Lambeth council is asking for comments on its draft plan for transport in the borough over the next three years. The consultation on the plan runs until 17 December.
Transport is a big issue for Brixton. The area can feel dominated by motor traffic, although most journeys are made by public transport and most households do not own a car. With average nitrogen dioxide on Brixton Road at 250% of the legal limit, pollution levels are not only illegal, they also lead to more cases of asthma and, across London, cause thousands of premature deaths each year.
Pedestrians complain of long waits at crossings and cycling is unpleasant. Heavy traffic and lots of buses mean Brixton Road is regularly named as having the most toxic air in the city. The London Mayor published a new transport strategy in March which set out plans “to transform London’s streets” with more people walking, cycling and using public transport. Lambeth council has a “local implementation plan” (LIP) which describes how the council would deliver the mayor’s objectives over the next three years.
Transport for London (TfL) provides most of the funding for borough transport projects and the LIP includes the council’s delivery plan and big strategic projects that will need funding from TFL.
The Lambeth plan has some bold sounding principles and long-term objectives – “pedestrians to have genuine priority on streets” and for “traffic levels to fall significantly”. “Healthy Routes” connecting town centres are also promised. Some proposals could have a big impact on Brixton. An application for funding to create a “Liveable Neighbourhood” in central Brixton with “a public realm much better suited to walking and cycling” is included. Improvements for cycling from Streatham through to Oval could come as early as 2022 if “Cycle Future Route 15” proceeds, though this looks an optimistic timeframe given the slow progress on back street “Quietway” cycling routes in the borough. There is talk of “feasibility work” for an Overground railway interchange at Loughborough Junction.
The Green Party, the official opposition in Lambeth since the May local elections, and local campaign groups seem to be in agreement that the plans do not go far enough:
Green Party councillor Nicole Griffiths, who represents St Leonard’s in Streatham, says that the council plan “does not present the radical, innovative vision that is needed to make Lambeth a healthier, cleaner and greener place to live and work.” She says Green Party councillors share the council’s aspirations for “a big change” in the way we use transport, and is putting forward “ambitious and concrete proposals to start to make this happen as a matter of urgency”.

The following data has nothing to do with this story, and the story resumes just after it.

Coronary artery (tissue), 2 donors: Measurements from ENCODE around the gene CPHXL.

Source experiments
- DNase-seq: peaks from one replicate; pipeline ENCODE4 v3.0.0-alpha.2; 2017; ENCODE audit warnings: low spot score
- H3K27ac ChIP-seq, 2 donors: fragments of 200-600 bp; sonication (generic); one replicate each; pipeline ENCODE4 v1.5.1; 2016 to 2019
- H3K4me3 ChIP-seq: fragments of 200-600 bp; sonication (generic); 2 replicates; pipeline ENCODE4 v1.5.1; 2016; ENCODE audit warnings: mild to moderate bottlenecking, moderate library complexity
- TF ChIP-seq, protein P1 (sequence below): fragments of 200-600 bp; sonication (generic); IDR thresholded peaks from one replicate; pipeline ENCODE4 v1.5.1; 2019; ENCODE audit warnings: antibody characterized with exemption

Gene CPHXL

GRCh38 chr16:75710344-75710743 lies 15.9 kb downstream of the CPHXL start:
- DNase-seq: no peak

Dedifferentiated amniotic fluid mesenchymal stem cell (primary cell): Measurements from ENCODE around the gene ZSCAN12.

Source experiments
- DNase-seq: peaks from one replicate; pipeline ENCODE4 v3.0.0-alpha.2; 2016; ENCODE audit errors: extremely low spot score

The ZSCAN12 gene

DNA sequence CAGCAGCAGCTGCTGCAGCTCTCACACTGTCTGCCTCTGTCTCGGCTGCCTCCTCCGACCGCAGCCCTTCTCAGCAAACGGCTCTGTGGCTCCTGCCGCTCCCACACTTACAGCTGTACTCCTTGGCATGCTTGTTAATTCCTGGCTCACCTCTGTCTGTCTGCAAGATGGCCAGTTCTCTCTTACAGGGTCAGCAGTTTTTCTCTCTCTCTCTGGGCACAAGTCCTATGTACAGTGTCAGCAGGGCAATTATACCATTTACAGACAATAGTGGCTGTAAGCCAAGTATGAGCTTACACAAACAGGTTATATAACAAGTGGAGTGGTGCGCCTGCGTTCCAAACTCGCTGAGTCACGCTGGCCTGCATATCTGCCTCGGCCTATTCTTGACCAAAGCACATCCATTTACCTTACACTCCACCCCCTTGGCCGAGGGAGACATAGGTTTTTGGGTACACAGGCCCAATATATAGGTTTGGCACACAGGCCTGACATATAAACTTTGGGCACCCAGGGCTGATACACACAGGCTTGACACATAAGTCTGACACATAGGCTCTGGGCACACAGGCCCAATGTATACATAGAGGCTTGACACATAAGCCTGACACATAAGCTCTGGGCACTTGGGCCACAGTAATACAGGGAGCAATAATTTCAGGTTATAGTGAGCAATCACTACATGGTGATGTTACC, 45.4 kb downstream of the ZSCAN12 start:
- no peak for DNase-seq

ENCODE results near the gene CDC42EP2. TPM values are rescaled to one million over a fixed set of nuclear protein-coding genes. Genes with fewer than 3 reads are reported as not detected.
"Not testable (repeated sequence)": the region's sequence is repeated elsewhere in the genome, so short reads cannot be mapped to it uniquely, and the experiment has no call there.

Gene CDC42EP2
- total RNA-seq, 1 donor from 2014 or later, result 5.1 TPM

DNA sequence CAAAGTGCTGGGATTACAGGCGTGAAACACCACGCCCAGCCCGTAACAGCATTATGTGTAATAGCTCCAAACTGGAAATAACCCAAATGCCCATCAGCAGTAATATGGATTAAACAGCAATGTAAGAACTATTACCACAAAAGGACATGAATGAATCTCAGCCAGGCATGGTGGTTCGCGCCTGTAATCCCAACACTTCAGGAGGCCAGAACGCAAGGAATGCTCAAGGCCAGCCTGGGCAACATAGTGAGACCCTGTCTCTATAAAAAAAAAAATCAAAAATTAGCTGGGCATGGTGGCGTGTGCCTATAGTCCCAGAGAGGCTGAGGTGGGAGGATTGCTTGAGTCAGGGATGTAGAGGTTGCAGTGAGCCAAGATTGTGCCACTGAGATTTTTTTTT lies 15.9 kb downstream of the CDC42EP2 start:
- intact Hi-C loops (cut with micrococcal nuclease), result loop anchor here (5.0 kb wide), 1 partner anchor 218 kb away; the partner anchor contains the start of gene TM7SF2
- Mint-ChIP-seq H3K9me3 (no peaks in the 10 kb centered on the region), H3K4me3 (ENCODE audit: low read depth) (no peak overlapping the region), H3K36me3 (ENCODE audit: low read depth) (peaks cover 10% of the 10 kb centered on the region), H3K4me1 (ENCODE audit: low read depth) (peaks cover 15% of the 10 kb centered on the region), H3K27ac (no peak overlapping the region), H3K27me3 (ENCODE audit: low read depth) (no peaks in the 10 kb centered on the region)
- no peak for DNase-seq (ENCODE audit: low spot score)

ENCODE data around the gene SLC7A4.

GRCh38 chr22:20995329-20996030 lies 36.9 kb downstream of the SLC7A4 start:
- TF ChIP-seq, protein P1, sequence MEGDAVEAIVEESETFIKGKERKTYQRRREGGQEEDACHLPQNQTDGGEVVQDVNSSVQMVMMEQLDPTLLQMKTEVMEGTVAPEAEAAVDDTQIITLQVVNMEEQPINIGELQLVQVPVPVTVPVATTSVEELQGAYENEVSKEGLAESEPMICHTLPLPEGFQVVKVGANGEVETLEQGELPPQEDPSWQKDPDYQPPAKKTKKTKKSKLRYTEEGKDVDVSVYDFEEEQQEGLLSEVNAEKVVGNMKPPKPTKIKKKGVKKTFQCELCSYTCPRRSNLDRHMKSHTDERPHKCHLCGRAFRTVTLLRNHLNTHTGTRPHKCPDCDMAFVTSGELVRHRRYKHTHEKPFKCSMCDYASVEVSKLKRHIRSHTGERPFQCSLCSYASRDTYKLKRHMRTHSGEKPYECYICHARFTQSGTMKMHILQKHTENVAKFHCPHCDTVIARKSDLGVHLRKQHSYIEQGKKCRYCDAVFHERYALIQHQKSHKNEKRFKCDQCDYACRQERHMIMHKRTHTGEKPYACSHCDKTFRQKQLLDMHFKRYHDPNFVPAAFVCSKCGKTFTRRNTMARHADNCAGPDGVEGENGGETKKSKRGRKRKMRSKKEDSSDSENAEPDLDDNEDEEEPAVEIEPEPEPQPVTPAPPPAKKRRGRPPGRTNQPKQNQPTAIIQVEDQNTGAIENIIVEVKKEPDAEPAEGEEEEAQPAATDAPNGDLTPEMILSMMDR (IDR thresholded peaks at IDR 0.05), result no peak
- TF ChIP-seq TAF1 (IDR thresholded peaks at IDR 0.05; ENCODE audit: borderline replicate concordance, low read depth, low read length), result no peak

Mums for Lungs, the locally based air quality campaign group, believes “there are lots of fine words but little real action” in the plan. “Air pollution in Lambeth is a public health crisis and needs to be addressed as a priority,” says the group. “More than half of it is caused by road transport, yet the ‘priority actions’ will have very little impact on changing congestion and traffic and reducing air pollution. “Lambeth council needs to strongly disincentive drivers from getting in the car or driving through the borough. We will continue campaigning for school streets, closing rat runs, and an effective crackdown on idling.”
The Lambeth branch of the London Cycling Campaign says: “We agree with the objectives – low-traffic neighbourhoods and protected space on main roads have led to immediate increases in cycling elsewhere in London.”
But it goes on to say that the council’s plans show little funding for these projects, with most money continuing to go on measures like training and traffic calming that have failed to increase cycling levels in the past. “We want to see a much greater focus on removing rat-running traffic from our neighbourhoods.”
Cllr Claire Holland, the council’s cabinet member for environment and clean air said the council is “very clear” in its transport strategy, and that “our focus is around improving the accessibility of Lambeth’s transport network so everybody has the same access and opportunities, improving air quality and making the borough safer and more attractive to encourage walking and cycling”.
She said that road safety is a top priority and that the council is “firmly committed” to Vision Zero– an international road safety project to achieve a transport system with no deaths or major injuries involving road traffic – for London.
“Walking, cycling and clean public transport lie at the heart of our strategy, working to make our roads safer for all road users and finding a system that keeps people moving.
“By working with residents, local groups, the Mayor of London and TfL, we are making big improvements throughout Lambeth so that our residents can lead healthier and more active lives.”